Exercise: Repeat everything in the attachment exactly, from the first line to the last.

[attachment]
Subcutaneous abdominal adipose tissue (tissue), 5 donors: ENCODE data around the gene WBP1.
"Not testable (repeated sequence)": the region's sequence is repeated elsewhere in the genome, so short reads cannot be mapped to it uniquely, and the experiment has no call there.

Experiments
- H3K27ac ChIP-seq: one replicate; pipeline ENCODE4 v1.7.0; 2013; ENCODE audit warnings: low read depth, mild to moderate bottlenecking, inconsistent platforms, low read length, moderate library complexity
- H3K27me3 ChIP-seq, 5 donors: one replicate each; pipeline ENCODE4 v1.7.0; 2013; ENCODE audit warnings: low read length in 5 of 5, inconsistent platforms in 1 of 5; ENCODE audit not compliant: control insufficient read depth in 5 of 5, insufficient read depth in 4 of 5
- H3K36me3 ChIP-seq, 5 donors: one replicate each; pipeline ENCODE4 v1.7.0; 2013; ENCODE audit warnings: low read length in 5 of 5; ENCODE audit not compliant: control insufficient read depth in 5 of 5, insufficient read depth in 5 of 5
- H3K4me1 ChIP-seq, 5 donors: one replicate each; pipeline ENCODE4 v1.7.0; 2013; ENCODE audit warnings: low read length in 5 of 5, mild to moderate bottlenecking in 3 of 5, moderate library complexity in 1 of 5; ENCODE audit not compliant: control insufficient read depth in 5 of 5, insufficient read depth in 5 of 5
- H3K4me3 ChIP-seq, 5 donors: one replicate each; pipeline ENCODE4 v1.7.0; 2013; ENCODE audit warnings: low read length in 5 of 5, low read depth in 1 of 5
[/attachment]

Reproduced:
Subcutaneous abdominal adipose tissue (tissue), 5 donors: ENCODE data around the gene WBP1.
"Not testable (repeated sequence)": the region's sequence is repeated elsewhere in the genome, so short reads cannot be mapped to it uniquely, and the experiment has no call there.

Experiments
- H3K27ac ChIP-seq: one replicate; pipeline ENCODE4 v1.7.0; 2013; ENCODE audit warnings: low read depth, mild to moderate bottlenecking, inconsistent platforms, low read length, moderate library complexity
- H3K27me3 ChIP-seq, 5 donors: one replicate each; pipeline ENCODE4 v1.7.0; 2013; ENCODE audit warnings: low read length in 5 of 5, inconsistent platforms in 1 of 5; ENCODE audit not compliant: control insufficient read depth in 5 of 5, insufficient read depth in 4 of 5
- H3K36me3 ChIP-seq, 5 donors: one replicate each; pipeline ENCODE4 v1.7.0; 2013; ENCODE audit warnings: low read length in 5 of 5; ENCODE audit not compliant: control insufficient read depth in 5 of 5, insufficient read depth in 5 of 5
- H3K4me1 ChIP-seq, 5 donors: one replicate each; pipeline ENCODE4 v1.7.0; 2013; ENCODE audit warnings: low read length in 5 of 5, mild to moderate bottlenecking in 3 of 5, moderate library complexity in 1 of 5; ENCODE audit not compliant: control insufficient read depth in 5 of 5, insufficient read depth in 5 of 5
- H3K4me3 ChIP-seq, 5 donors: one replicate each; pipeline ENCODE4 v1.7.0; 2013; ENCODE audit warnings: low read length in 5 of 5, low read depth in 1 of 5